Author: Alex Li, IEEE
Reviewer: Justin Yuan, UTMIST & IEEE
This was the first machine learning workshop put on by UTMIST in association with IEEE. As the first of six workshops, it served as an introduction to many of the topics that will be covered in more detail in future workshops. This post will give an overview of the topics covered in this workshop.
There are traditionally two approaches to problem-solving: following a set of instructions or learning from experience. Traditionally, a computer program is in the former category. It is a set of instructions, a recipe tailor-made for a single problem that needs to be created by a human expert. For some problems, however, it is impossible or extremely difficult to cover all potential circumstances by hand. Machine learning takes the second approach, to learn from experience. By designing an algorithm that can learn from examples and solve a family of tasks, we can solve a wide variety of problems that were previously inaccessible. The many applications of machine learning include classification, pattern recognition, recommender systems, self-driving cars, natural language processing, computer vision, robotics, and playing games better than any human being ever could.
In general, there are three types of machine learning tasks: supervised learning, unsupervised learning, and reinforcement learning.
Supervised learning attempts to learn the underlying function of given input/output pairs. These types of functions can take a variety of forms. For example, an image classifier maps pixels to object categories, and a translator maps one language to another. Machine learning tries to create models to approximate these functions. These models include decision trees, graphical models, Gaussian processes, SVMs, and KNNs. Recently, artificial neural networks have supplanted many of these methods and will therefore be a major topic of discussion in the workshops. The different types of artificial neural networks include feedforward neural networks, convolutional neural networks, and recurrent neural networks. More specifics will be given in later workshops.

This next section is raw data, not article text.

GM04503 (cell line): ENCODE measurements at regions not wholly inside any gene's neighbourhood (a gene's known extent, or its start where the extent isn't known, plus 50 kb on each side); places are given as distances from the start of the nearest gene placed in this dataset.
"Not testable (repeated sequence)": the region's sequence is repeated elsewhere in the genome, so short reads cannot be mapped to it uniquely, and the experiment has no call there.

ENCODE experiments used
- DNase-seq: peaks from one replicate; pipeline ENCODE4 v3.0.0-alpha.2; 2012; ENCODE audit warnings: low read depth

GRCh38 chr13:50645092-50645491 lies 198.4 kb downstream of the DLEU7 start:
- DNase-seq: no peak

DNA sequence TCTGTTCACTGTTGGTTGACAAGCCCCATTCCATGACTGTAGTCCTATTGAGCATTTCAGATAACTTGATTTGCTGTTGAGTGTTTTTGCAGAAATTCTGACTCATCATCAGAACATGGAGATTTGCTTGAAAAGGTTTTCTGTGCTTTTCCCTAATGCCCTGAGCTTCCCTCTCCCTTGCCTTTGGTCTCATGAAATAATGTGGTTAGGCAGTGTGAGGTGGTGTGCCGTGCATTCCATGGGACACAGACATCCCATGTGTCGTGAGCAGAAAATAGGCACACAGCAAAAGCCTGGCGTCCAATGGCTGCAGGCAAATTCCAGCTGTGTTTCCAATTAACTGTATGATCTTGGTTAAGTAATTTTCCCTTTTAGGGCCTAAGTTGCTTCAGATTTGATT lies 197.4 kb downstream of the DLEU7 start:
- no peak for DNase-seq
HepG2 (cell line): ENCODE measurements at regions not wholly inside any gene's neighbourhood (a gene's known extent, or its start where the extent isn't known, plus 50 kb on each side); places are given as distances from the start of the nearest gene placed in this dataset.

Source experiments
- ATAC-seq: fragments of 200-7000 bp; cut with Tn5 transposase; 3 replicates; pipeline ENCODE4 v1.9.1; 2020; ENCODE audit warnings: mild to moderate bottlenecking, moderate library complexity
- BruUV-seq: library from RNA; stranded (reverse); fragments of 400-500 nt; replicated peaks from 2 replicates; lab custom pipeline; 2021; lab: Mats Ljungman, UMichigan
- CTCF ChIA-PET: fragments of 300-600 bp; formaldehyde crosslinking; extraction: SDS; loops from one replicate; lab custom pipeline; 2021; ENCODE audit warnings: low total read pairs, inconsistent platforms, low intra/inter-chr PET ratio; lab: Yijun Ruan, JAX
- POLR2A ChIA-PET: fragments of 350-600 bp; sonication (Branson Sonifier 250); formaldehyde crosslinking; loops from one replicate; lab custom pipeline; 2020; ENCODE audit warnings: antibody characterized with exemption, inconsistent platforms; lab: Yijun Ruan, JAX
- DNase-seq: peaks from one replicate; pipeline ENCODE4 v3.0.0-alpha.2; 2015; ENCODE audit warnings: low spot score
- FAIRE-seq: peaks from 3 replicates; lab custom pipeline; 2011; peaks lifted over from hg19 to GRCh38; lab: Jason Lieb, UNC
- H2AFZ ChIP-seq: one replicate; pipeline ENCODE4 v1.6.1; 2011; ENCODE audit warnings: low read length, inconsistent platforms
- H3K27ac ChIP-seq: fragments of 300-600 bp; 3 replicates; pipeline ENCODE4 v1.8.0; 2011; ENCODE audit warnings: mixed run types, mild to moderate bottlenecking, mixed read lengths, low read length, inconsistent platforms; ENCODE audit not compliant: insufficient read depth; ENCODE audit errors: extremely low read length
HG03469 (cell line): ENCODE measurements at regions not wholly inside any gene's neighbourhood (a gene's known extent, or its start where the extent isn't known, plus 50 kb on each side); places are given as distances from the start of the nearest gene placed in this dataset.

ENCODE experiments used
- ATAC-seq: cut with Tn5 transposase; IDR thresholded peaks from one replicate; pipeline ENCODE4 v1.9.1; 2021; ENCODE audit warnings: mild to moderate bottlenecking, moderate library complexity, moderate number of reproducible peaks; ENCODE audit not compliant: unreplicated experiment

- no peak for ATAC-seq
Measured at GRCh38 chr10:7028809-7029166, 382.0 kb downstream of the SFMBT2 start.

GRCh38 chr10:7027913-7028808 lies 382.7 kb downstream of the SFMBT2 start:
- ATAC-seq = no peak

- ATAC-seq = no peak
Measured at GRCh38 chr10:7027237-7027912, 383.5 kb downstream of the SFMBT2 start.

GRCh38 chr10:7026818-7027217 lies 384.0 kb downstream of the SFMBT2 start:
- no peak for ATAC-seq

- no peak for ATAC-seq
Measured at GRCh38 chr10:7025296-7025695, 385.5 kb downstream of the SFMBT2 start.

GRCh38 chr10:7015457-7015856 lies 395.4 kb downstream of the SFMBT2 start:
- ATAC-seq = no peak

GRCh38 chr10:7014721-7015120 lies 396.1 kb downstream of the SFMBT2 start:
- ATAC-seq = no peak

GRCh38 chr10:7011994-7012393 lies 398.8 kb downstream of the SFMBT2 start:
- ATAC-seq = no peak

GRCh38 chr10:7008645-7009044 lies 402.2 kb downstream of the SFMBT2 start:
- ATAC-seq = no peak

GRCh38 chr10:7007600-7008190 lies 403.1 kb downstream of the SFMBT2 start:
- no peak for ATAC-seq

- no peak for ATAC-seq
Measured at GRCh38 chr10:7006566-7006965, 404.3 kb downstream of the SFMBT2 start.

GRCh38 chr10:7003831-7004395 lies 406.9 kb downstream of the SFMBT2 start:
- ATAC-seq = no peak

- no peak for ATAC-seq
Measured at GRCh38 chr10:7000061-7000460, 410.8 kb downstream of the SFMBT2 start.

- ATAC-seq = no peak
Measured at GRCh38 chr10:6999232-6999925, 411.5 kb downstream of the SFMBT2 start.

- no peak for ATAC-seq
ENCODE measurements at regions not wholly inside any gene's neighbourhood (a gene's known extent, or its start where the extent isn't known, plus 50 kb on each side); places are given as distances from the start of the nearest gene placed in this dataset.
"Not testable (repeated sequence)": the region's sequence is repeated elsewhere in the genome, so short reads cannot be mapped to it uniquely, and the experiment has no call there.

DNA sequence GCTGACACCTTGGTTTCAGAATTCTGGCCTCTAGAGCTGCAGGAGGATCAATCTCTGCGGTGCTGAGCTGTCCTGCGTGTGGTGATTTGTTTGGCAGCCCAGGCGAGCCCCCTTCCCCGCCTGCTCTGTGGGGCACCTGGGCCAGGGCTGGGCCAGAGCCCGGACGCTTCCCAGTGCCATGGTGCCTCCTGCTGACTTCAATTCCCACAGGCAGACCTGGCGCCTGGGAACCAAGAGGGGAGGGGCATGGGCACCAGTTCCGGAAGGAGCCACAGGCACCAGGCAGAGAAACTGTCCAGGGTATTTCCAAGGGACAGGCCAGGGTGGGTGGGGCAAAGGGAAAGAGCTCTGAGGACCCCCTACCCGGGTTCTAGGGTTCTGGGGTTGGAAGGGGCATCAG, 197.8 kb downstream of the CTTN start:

In general, supervised learning is marked by the presence of already known data-label pairs, which are fed into algorithms that enables effective model learning. Unsupervised learning, on the other hand, does not have any known labels to begin with. Some common applications of unsupervised learning are clustering, which can, for example, group images together that are similar, semi-supervised learning, which applies concepts from both supervised and unsupervised learning, and dimensionality reduction, which can reduce the number of variables
under consideration in a problem.
Finally, there is reinforcement learning, which is used for a very different type of situation. It essentially involves an agent playing a game and improving its performance by reinforcing better behaviors. This type of learning doesn’t require any correct or ideal cases to be given to it, but rather only some type of judgment as to whether it is performing well. It works by exploring a set of actions randomly or under proper guidance, evaluating them as to how well they perform in terms of a “reward”, adjusting its set of actions, and then repeating this entire process. Reinforcement learning requires little human expertise but can perform extremely intelligent behaviors. However, it requires extensive training and isn’t very adaptable to new situations.
In future workshops, all of these topics will be covered in a more in-depth and rigorous manner. We hope you come and attend them! The next workshop will be on supervised learning and neural networks and will occur in the week of Oct. 2-6.
You may find the slides for the workshop here!